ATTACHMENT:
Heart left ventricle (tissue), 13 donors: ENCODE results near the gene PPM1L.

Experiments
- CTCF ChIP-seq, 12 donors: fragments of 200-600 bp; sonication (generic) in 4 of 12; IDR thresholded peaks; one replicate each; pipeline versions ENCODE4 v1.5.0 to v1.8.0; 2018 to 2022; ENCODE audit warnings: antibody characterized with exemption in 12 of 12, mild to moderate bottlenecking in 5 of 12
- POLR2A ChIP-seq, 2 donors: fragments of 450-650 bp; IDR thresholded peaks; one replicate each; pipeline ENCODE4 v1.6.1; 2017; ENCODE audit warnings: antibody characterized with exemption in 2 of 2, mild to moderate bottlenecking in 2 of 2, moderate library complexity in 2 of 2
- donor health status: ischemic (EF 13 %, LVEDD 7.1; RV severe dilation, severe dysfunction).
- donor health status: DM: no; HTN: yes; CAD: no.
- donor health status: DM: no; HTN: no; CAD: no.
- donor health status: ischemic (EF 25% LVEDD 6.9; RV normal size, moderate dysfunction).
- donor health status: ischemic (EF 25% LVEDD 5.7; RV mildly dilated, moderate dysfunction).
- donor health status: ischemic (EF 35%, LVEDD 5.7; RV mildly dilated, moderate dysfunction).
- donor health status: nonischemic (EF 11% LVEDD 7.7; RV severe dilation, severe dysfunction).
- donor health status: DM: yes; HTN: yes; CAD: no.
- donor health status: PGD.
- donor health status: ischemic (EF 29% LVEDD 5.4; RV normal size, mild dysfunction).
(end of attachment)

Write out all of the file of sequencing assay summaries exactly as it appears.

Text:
Heart left ventricle (tissue), 13 donors: ENCODE results near the gene PPM1L.

Experiments
- CTCF ChIP-seq, 12 donors: fragments of 200-600 bp; sonication (generic) in 4 of 12; IDR thresholded peaks; one replicate each; pipeline versions ENCODE4 v1.5.0 to v1.8.0; 2018 to 2022; ENCODE audit warnings: antibody characterized with exemption in 12 of 12, mild to moderate bottlenecking in 5 of 12
- POLR2A ChIP-seq, 2 donors: fragments of 450-650 bp; IDR thresholded peaks; one replicate each; pipeline ENCODE4 v1.6.1; 2017; ENCODE audit warnings: antibody characterized with exemption in 2 of 2, mild to moderate bottlenecking in 2 of 2, moderate library complexity in 2 of 2
- donor health status: ischemic (EF 13 %, LVEDD 7.1; RV severe dilation, severe dysfunction).
- donor health status: DM: no; HTN: yes; CAD: no.
- donor health status: DM: no; HTN: no; CAD: no.
- donor health status: ischemic (EF 25% LVEDD 6.9; RV normal size, moderate dysfunction).
- donor health status: ischemic (EF 25% LVEDD 5.7; RV mildly dilated, moderate dysfunction).
- donor health status: ischemic (EF 35%, LVEDD 5.7; RV mildly dilated, moderate dysfunction).
- donor health status: nonischemic (EF 11% LVEDD 7.7; RV severe dilation, severe dysfunction).
- donor health status: DM: yes; HTN: yes; CAD: no.
- donor health status: PGD.
- donor health status: ischemic (EF 29% LVEDD 5.4; RV normal size, mild dysfunction).